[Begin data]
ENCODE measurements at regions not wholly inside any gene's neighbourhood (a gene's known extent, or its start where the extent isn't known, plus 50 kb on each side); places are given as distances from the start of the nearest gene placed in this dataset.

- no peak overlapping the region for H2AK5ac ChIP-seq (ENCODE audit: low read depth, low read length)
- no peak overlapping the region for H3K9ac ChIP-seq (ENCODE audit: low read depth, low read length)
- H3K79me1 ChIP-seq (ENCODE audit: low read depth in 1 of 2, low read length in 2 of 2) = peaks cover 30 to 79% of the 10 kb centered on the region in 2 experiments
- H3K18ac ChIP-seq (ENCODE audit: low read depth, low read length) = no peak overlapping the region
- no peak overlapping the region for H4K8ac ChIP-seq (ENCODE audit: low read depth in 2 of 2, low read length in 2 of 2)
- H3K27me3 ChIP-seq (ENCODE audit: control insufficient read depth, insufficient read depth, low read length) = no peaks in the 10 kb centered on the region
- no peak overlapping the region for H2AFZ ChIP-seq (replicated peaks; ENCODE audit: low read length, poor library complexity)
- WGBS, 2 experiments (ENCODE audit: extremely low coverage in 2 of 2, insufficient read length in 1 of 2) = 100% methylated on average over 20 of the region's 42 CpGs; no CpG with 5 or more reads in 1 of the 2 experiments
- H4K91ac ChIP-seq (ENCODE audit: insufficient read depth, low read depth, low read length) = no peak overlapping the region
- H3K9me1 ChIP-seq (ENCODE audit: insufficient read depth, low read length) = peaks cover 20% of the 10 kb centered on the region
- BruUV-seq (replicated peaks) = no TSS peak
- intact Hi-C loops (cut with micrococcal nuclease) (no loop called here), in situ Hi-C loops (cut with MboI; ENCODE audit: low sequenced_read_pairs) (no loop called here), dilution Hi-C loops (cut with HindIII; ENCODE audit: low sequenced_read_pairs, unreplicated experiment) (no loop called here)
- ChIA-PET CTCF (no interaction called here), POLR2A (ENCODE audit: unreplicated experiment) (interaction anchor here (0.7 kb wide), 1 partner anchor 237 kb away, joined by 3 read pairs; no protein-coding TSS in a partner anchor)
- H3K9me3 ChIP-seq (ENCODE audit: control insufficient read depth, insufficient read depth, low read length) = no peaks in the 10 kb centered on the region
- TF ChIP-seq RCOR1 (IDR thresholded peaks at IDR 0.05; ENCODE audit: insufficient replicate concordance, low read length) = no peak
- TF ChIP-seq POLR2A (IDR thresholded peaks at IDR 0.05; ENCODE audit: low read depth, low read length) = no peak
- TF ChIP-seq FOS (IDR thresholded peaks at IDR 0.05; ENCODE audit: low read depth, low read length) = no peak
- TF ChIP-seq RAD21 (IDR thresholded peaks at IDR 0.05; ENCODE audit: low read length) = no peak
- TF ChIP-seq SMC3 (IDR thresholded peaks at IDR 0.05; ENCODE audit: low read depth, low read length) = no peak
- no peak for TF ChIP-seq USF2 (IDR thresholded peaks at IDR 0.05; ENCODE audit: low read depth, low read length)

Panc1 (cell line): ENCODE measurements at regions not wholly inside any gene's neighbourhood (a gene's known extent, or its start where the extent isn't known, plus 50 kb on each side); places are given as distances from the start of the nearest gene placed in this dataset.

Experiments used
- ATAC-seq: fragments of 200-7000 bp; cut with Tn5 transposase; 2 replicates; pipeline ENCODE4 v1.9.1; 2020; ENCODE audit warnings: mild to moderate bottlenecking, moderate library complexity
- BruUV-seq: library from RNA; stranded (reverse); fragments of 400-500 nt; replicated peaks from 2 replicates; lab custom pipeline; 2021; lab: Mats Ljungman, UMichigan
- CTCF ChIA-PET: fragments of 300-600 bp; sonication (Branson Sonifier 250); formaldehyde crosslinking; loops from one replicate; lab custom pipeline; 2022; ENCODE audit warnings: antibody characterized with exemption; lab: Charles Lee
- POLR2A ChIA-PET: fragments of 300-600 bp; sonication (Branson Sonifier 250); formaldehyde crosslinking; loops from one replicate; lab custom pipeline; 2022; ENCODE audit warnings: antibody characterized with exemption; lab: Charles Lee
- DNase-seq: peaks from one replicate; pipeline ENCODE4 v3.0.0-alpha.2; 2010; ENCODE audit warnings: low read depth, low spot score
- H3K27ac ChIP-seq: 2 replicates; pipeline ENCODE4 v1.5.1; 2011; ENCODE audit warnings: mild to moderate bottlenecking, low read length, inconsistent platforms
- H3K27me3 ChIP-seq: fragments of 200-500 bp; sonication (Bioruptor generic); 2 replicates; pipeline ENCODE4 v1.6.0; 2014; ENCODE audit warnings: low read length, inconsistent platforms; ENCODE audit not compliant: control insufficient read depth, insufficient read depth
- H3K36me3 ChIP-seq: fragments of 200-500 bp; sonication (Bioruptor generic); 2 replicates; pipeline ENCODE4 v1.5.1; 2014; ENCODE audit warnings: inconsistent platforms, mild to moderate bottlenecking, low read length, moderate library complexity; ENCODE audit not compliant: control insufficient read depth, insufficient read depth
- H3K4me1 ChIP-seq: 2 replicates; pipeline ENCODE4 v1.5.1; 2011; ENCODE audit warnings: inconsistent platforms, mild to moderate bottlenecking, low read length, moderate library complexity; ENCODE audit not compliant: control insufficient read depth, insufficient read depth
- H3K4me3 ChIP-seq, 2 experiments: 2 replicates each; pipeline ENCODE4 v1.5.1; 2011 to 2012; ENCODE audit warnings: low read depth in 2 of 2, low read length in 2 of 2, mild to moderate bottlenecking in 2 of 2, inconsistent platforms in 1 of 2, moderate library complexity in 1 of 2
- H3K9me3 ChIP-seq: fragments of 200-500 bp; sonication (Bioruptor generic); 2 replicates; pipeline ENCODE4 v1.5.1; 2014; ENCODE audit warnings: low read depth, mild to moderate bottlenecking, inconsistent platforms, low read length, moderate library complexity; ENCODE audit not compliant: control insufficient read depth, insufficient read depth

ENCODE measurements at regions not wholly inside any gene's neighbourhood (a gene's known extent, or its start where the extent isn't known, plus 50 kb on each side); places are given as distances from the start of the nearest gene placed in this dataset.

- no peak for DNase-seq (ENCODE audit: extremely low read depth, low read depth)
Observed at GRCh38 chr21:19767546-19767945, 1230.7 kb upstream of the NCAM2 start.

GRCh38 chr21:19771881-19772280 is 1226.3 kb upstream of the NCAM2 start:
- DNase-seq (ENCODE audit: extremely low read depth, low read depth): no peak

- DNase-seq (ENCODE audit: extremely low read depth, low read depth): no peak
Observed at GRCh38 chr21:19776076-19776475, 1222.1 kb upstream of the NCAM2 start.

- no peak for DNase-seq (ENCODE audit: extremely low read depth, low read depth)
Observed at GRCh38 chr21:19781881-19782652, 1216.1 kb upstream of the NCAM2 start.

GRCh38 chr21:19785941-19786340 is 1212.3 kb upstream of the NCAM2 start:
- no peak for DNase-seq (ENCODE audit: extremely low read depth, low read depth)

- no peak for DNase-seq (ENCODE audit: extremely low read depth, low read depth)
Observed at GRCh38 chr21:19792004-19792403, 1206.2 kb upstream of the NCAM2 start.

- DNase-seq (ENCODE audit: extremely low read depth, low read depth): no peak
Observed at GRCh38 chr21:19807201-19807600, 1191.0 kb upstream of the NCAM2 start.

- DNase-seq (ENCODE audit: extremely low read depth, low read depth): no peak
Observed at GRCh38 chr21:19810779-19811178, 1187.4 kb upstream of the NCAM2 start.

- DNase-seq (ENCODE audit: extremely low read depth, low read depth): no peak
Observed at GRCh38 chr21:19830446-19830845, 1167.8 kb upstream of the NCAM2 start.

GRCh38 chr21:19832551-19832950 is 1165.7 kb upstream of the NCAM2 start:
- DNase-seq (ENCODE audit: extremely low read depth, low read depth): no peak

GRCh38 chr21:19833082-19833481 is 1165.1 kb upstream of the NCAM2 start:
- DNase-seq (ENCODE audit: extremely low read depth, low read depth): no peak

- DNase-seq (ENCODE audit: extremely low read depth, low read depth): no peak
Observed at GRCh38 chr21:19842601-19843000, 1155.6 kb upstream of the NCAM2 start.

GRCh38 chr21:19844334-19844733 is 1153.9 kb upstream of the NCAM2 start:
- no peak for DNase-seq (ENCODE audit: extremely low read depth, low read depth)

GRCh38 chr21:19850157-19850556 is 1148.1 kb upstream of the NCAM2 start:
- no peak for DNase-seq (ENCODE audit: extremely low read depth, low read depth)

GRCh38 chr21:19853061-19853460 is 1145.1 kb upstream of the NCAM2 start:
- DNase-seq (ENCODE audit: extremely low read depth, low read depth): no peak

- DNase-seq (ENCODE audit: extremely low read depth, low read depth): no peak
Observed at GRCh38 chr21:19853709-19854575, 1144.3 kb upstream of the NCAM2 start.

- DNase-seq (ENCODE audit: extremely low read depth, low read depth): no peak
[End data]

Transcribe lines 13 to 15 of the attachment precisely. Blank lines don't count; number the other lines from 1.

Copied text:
- intact Hi-C loops (cut with micrococcal nuclease) (no loop called here), in situ Hi-C loops (cut with MboI; ENCODE audit: low sequenced_read_pairs) (no loop called here), dilution Hi-C loops (cut with HindIII; ENCODE audit: low sequenced_read_pairs, unreplicated experiment) (no loop called here)
- ChIA-PET CTCF (no interaction called here), POLR2A (ENCODE audit: unreplicated experiment) (interaction anchor here (0.7 kb wide), 1 partner anchor 237 kb away, joined by 3 read pairs; no protein-coding TSS in a partner anchor)
- H3K9me3 ChIP-seq (ENCODE audit: control insufficient read depth, insufficient read depth, low read length) = no peaks in the 10 kb centered on the region